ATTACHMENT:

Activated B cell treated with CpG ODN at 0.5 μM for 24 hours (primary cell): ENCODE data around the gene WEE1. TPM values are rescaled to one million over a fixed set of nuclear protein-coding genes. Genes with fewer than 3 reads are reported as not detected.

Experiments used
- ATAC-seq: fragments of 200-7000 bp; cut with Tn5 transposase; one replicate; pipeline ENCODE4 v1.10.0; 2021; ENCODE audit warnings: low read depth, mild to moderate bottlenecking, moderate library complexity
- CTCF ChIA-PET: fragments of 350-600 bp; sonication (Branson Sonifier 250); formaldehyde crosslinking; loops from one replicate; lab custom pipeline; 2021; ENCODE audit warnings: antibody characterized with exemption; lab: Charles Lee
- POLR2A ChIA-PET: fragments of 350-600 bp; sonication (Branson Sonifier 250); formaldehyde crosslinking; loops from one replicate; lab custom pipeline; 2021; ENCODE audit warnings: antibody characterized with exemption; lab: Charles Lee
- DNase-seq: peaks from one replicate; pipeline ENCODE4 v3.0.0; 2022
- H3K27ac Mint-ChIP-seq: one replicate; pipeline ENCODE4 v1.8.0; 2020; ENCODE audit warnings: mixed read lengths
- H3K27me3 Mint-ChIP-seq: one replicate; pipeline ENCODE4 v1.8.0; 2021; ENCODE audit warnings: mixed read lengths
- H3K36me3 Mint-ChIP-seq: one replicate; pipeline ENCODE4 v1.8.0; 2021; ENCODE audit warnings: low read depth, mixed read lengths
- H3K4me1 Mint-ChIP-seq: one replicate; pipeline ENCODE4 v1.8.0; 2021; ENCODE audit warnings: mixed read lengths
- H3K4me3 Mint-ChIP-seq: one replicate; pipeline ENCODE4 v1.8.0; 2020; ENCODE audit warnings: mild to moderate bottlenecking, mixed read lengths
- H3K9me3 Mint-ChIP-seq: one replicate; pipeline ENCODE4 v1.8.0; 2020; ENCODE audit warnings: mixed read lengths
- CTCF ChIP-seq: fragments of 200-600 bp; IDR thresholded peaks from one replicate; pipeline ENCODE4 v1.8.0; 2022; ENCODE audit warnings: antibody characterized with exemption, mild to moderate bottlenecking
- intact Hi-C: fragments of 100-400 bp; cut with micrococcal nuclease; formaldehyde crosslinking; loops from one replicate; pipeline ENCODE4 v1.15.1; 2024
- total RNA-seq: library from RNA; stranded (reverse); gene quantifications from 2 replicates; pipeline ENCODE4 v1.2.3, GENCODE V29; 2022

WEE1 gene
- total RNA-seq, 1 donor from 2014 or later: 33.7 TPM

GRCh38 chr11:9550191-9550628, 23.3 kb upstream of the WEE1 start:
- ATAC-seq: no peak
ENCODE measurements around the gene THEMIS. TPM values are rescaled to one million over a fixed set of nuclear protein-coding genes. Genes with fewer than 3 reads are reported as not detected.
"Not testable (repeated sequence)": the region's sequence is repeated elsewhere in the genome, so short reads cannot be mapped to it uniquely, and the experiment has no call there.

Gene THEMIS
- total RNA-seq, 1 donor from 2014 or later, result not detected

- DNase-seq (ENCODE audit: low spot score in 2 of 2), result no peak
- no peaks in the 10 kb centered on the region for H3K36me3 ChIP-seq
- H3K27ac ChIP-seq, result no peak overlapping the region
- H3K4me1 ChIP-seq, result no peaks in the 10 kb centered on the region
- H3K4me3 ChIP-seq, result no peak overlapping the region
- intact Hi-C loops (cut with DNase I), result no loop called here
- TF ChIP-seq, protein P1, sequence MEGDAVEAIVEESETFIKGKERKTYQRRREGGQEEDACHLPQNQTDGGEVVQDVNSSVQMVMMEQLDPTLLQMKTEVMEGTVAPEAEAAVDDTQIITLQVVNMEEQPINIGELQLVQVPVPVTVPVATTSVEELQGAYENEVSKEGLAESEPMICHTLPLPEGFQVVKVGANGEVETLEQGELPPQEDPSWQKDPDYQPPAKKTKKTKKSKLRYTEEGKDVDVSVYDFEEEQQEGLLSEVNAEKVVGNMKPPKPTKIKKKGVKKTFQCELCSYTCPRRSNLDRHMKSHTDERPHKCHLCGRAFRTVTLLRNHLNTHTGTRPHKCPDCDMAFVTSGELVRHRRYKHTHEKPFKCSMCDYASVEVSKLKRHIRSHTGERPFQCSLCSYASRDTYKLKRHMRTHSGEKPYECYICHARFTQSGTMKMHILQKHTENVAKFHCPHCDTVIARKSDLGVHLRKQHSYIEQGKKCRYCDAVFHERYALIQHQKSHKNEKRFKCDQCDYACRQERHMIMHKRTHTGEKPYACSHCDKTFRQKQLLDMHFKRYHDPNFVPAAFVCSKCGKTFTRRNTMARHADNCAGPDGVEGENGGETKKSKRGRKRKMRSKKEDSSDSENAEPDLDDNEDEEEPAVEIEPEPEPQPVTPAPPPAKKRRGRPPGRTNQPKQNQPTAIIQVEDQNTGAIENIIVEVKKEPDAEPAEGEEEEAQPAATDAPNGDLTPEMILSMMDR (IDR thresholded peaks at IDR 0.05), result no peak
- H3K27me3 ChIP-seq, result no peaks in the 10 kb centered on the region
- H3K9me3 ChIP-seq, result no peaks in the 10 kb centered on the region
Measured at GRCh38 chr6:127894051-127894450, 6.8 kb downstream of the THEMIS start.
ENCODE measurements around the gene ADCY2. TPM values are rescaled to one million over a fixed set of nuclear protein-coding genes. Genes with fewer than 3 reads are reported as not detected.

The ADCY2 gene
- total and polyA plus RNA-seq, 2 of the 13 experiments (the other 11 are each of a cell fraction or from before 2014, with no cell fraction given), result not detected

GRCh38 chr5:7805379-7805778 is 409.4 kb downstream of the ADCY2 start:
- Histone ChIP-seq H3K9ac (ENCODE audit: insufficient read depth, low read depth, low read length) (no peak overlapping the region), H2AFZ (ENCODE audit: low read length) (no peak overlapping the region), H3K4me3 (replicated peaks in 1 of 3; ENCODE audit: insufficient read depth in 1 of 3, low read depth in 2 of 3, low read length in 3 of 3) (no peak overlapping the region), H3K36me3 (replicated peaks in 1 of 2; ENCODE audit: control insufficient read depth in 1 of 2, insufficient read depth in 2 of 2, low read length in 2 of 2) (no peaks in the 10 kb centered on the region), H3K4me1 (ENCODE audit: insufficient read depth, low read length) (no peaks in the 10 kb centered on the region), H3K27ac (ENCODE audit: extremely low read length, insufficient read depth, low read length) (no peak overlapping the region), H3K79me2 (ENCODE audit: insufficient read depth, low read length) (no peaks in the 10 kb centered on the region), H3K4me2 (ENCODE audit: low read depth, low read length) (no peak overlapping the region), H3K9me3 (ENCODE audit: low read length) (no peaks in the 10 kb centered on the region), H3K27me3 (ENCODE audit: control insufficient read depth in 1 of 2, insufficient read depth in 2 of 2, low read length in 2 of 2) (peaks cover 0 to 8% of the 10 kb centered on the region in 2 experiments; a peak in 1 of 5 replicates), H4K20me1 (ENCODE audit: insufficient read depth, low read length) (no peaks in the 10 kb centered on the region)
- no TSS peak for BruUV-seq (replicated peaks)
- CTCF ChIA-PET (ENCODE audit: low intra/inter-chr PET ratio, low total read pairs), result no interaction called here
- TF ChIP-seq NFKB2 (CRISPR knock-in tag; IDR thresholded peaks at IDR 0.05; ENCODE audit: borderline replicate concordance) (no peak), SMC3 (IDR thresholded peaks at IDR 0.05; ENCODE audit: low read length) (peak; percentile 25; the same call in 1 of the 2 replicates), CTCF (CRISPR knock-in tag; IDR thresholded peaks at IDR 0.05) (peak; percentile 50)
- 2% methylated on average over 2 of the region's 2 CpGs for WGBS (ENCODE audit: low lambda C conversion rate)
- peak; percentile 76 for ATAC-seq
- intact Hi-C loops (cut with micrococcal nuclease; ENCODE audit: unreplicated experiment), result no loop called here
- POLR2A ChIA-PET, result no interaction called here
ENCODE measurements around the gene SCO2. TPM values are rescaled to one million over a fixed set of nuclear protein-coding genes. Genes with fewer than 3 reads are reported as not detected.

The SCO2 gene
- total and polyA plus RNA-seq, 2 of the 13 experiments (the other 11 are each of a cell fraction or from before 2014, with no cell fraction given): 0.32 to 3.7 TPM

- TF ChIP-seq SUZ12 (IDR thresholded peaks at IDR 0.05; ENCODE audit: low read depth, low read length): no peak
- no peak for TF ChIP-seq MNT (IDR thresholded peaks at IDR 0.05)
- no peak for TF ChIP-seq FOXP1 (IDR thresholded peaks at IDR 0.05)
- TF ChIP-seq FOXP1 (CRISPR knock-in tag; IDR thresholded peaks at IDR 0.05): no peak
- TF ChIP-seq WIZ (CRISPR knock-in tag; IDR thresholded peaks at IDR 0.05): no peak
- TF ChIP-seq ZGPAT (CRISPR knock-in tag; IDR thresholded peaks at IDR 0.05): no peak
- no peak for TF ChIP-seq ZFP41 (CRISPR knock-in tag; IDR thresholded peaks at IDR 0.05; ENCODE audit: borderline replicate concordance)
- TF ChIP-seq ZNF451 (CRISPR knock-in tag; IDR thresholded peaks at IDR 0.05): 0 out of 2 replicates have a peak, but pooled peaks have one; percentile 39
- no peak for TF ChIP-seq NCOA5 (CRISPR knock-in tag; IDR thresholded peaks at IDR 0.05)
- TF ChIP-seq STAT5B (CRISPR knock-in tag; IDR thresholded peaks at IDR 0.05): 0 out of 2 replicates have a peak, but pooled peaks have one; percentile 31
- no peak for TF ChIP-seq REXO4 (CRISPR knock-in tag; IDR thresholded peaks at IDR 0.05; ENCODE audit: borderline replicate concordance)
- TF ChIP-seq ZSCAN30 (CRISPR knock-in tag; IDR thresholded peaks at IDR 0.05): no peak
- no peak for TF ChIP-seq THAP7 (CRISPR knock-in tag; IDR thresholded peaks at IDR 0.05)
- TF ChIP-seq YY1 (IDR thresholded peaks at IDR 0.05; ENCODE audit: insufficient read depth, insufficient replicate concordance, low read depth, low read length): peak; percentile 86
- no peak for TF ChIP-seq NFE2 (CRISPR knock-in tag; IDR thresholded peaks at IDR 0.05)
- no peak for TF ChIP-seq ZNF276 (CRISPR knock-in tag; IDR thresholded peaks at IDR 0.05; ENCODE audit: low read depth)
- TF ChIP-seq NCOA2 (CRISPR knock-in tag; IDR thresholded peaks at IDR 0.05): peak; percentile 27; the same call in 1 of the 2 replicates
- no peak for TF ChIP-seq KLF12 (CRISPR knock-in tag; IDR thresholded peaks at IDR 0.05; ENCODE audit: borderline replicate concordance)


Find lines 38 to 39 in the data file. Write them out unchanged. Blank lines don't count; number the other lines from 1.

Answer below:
- Histone ChIP-seq H3K9ac (ENCODE audit: insufficient read depth, low read depth, low read length) (no peak overlapping the region), H2AFZ (ENCODE audit: low read length) (no peak overlapping the region), H3K4me3 (replicated peaks in 1 of 3; ENCODE audit: insufficient read depth in 1 of 3, low read depth in 2 of 3, low read length in 3 of 3) (no peak overlapping the region), H3K36me3 (replicated peaks in 1 of 2; ENCODE audit: control insufficient read depth in 1 of 2, insufficient read depth in 2 of 2, low read length in 2 of 2) (no peaks in the 10 kb centered on the region), H3K4me1 (ENCODE audit: insufficient read depth, low read length) (no peaks in the 10 kb centered on the region), H3K27ac (ENCODE audit: extremely low read length, insufficient read depth, low read length) (no peak overlapping the region), H3K79me2 (ENCODE audit: insufficient read depth, low read length) (no peaks in the 10 kb centered on the region), H3K4me2 (ENCODE audit: low read depth, low read length) (no peak overlapping the region), H3K9me3 (ENCODE audit: low read length) (no peaks in the 10 kb centered on the region), H3K27me3 (ENCODE audit: control insufficient read depth in 1 of 2, insufficient read depth in 2 of 2, low read length in 2 of 2) (peaks cover 0 to 8% of the 10 kb centered on the region in 2 experiments; a peak in 1 of 5 replicates), H4K20me1 (ENCODE audit: insufficient read depth, low read length) (no peaks in the 10 kb centered on the region)
- no TSS peak for BruUV-seq (replicated peaks)